The Oregon Secretary of State's Elections Division has rejected a request from city officials for a declaration that two city employees did not violate elections law.
TALENT — The Oregon Secretary of State's Elections Division has rejected a request from city officials for a declaration that two city employees did not violate elections law.
Carla Corbin, a complaint specialist with the Elections Division, wrote in an Jan. 3 letter that she is "unable to honor" the Dec. 21 request. Then-Mayor Don Steyskal said he asked for the statement to protect the reputation of the city and its staff.
City Manager Jay Henry, who also is city recorder, and Assistant City Recorder Suzanne Heinrich had been accused of an elections-law violation. Following an investigation, Corbin closed the case in November and declared there was insufficient evidence to say the pair had violated state law when they prepared questions for a mayoral candidates forum. But she said the action was a matter of concern and should be avoided in the future.
The Talent City Council in December directed Steyskal to send the appeal letter.
"Stating this was a concern, rather than issuing an order imposing a penalty, was and is a caution," Corbin wrote in the January response. "I did not order a penalty assessed because this action was insufficient in itself to justify a penalty. However, the action is sufficiently serious to warn against future action beyond the scope of 'normal job duties.' "
Diane Glendenning, then a candidate and now on the City Council, filed the complaint after the Oct. 12 forum. Darby Stricker, a candidate for mayor, later filed a similar complaint with the division.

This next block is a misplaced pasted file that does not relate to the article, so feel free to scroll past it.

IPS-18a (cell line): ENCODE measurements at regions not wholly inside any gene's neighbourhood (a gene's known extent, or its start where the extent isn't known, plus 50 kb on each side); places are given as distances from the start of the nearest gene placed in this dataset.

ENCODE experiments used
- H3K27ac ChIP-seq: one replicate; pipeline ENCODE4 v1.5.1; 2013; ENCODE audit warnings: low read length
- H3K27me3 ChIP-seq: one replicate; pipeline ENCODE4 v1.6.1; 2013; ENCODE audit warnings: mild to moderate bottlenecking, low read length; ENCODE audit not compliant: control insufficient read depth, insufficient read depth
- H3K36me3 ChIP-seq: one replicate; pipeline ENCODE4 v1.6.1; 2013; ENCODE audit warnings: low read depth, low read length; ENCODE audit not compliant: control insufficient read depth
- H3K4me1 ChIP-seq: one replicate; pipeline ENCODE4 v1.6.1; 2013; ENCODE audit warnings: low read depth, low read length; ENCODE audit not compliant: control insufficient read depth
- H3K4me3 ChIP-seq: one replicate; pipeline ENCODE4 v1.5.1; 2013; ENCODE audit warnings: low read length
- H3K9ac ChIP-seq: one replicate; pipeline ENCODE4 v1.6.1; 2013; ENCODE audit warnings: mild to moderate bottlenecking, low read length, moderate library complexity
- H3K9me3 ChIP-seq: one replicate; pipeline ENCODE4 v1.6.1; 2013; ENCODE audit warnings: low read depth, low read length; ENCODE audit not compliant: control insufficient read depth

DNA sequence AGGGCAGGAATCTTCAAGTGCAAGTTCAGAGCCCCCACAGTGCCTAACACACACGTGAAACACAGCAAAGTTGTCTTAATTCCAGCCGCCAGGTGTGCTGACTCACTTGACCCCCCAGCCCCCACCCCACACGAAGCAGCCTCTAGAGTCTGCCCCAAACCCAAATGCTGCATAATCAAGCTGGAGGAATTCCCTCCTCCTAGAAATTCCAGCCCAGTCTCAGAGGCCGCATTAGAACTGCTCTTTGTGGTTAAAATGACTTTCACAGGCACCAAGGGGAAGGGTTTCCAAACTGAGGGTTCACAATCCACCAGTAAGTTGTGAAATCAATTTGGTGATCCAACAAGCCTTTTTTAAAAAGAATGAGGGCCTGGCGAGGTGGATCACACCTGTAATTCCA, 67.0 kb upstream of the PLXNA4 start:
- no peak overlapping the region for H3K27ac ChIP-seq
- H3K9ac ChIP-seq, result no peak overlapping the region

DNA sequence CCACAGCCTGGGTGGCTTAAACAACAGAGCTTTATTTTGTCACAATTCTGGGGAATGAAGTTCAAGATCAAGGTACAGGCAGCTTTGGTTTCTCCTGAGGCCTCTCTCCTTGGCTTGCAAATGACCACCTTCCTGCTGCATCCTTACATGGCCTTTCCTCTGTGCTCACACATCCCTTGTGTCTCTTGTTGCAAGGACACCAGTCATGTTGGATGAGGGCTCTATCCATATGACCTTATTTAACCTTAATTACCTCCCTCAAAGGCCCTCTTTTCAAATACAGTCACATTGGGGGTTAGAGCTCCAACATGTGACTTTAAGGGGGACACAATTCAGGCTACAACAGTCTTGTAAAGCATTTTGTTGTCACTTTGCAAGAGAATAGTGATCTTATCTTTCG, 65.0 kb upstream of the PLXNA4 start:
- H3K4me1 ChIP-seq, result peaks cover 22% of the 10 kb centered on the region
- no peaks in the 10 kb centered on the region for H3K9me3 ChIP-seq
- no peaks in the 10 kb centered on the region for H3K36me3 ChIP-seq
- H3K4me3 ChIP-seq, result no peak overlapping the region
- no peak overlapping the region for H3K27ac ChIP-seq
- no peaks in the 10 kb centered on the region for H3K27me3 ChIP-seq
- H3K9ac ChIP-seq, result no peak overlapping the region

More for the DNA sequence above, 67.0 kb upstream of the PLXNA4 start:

"The Secretary of State's Office found no violation," said Henry. "They did take a stern stand as far as informing the city that they were very earnest regarding elections violations, but that is their job and I would expect that response is common from them."
City officials were asked by the League of Women Voters to facilitate the candidate forum and to compose the questions, said Henry. Mayoral candidates Bill Cecil and Stricker both participated in the event. Cecil won the election with 51.3 percent of the vote.
"I think that it is evident that Diane as a council member knows how to read Oregon Revised Statutes," said Stricker. "She stood up on behalf of the voters in that the city manager is warned."
Heinrich said Stricker sent her an e-mail after the forum saying the questions were well done by staff and that Stricker appreciated the opportunity to participate.
"I'm surprised that we are still dealing with this," said Heinrich. "Months ago we arranged a candidates forum, and it was for the benefit of all candidates and Talent's citizens."
"Obviously, it's a difference of opinion," said Cecil. "I'm sure the city will consider that (response) as we go into the future as to how we do those things."
The case would become part of the record if another election-law complaint is filed against the city in the next four years, Corbin said in the state's response.
Corbin has the authority to issue penalties, said Andrea Cantu-Schmous, a spokesperson for the Secretary of State's Office. Penalty for a first violation would be $75. The city would have a right of appeal if there were a violation.
"We were very careful to begin with," said Henry. "The city attorney felt there was no violation of the law. The secretary of state said there was no violation. We will continue doing our very best for the city."
Tony Boom is a freelance writer living in Ashland. Reach him at firstname.lastname@example.org.